a. Interaction analysis is a technique that aids the expositor in thinking theologically. It involves contrasting divine action with human tendency. This is facilitated by asking the question "If I were in Christ's/God's place, how would I respond under these circumstances?" For example, would I touch a leper? Why did Jesus touch him? The great paradox between God's nature and man's is upheld as we understand the beauty of His responses. This beauty is often magnified by identifying how humans would respond to particular circumstances. For example, if I had been in Christ's stead, how would I have looked at Peter when he denied that he knew me? Humans realize all the more their need of God when His glorious character is upheld in contrast to human nature.

b. Check conclusions. It is vital that the passage determine the message. Thus all insights gained through the process of experiencing the story must be checked by asking the question "Are my personal insights supported by Biblical research?" One of the most exciting moments in sermon preparation occurs when we find that Biblical research confirms insights gained through personal study. On the other hand, the preacher is put to the test when he discovers that a cherished concept is not supported by Biblical research. This is the point at which personal insights must be overruled by Scripture.

c. Record the sources. Research reveals that the average Adventist pastor spends only ten hours per week in all sermon preparation. 5 Thus it is vital to manage those ten hours well. Since I find that I often need to hear a concept several times before I own it, I read some of my sources into a tape recorder. Then I listen to the tape while I am driving or jogging, thus maximizing my time.

Relating the story

The goal of the process is to prepare the sermon for preaching by relating the story to the life issues of our hearers. It involves four procedural steps,  

Step 4: Construct a logical flaw. Constructing the logical flow of the narrative sermon begins by determining the plot. The plot is the theme or thesis the glasses through which the story will be viewed. In a symphony the plot is the theme music. To identify the plot, first ask yourself, "What human needs does this story meet?" Brainstorm a list of human needs and then identify the need that is most relevant to your congregation at this time.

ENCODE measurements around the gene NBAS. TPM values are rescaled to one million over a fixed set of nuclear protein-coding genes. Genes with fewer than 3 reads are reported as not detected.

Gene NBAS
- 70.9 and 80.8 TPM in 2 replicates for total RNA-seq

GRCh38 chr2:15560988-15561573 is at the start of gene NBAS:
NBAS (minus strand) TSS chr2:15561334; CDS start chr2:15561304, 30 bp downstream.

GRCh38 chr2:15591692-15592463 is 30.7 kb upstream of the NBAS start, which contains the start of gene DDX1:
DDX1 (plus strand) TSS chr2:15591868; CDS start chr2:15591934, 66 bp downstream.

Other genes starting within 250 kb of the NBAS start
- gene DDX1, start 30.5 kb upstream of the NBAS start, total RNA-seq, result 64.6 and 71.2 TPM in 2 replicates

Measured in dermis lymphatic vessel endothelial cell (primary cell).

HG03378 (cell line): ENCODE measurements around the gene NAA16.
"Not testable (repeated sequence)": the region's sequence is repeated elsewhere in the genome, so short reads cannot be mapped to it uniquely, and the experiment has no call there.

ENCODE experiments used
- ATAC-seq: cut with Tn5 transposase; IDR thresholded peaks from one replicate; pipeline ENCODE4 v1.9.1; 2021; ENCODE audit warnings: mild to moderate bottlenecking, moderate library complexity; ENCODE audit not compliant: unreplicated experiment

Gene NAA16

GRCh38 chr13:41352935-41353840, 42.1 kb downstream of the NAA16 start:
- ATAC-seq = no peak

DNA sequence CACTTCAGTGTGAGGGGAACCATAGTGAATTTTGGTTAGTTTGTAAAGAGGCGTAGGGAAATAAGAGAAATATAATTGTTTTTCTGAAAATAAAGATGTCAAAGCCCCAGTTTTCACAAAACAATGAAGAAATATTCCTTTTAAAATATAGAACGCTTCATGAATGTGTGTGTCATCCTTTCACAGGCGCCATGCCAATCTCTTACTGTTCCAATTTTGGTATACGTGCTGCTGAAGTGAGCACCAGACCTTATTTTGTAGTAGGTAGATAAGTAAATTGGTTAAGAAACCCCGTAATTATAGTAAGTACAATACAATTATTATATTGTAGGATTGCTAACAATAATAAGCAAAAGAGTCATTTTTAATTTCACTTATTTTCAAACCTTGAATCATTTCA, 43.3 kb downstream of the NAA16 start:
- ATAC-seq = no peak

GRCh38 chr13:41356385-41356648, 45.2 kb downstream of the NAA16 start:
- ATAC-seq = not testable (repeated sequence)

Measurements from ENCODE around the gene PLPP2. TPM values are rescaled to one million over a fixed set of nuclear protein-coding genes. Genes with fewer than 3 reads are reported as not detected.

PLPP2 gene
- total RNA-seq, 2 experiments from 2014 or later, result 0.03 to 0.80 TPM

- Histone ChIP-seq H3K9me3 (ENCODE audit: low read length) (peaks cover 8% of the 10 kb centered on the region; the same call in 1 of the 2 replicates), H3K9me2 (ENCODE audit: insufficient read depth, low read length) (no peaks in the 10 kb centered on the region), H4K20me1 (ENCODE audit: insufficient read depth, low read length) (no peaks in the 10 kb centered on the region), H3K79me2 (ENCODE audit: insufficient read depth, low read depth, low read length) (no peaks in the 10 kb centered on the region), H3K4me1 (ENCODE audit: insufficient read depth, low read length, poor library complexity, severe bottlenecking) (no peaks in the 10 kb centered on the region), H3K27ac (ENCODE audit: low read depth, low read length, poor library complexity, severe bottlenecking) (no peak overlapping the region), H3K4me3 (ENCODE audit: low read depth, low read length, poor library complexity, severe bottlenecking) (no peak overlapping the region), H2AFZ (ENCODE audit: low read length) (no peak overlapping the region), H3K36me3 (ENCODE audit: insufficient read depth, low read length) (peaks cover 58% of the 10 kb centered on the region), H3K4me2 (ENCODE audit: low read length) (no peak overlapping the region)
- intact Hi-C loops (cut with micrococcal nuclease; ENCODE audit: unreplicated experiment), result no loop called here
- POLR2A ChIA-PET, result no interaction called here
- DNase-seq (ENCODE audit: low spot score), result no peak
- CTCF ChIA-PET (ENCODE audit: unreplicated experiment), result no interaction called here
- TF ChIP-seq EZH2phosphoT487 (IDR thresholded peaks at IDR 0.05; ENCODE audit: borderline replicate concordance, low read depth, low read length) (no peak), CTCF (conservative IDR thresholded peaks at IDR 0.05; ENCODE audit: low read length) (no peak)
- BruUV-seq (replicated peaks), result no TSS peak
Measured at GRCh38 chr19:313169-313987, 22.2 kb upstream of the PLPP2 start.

After selecting the plot, you can proceed to identify the major points of the sermon by asking, "What are the specific insights about God and man that my listeners must understand to realize God's answer to this need?" The key word is specific. The preacher must focus the structure of the sermon on application. If we have not identified how a truth can be utilized for dynamic living, it is doubtful that the listener will see its application. Pray for application, study for application, structure for application. The art of matching life issues with scriptural truth is at the heart of the power of the gospel. The previous process of interpreting the story places emphasis on what is the truth in the story. This process places emphasis on how we live this truth. You have completed the logical flow procedure when you have identified the plot (theme), the main points, and the supporting material (secondary points). The entire procedure is focused on application.

Step 5: Design the bonding. Bonding is the "amen" of preaching. It is the point at which the hearer makes a conscious choice to allow God to live out this truth through him/her. My primary problem with bonding is that I once had a limited repertoire of methods. Thus, I sensed the need for choice-making but was limited to an altar call, a raised-hand response, or simply a concluding prayer of commitment. Convicted by the knowledge that the power of truth is limited or released by human choice, I set out to expand my repertoire. This has been a rewarding experience. To date, the Lord has led me to discover twenty-three different methods. Several are listed below: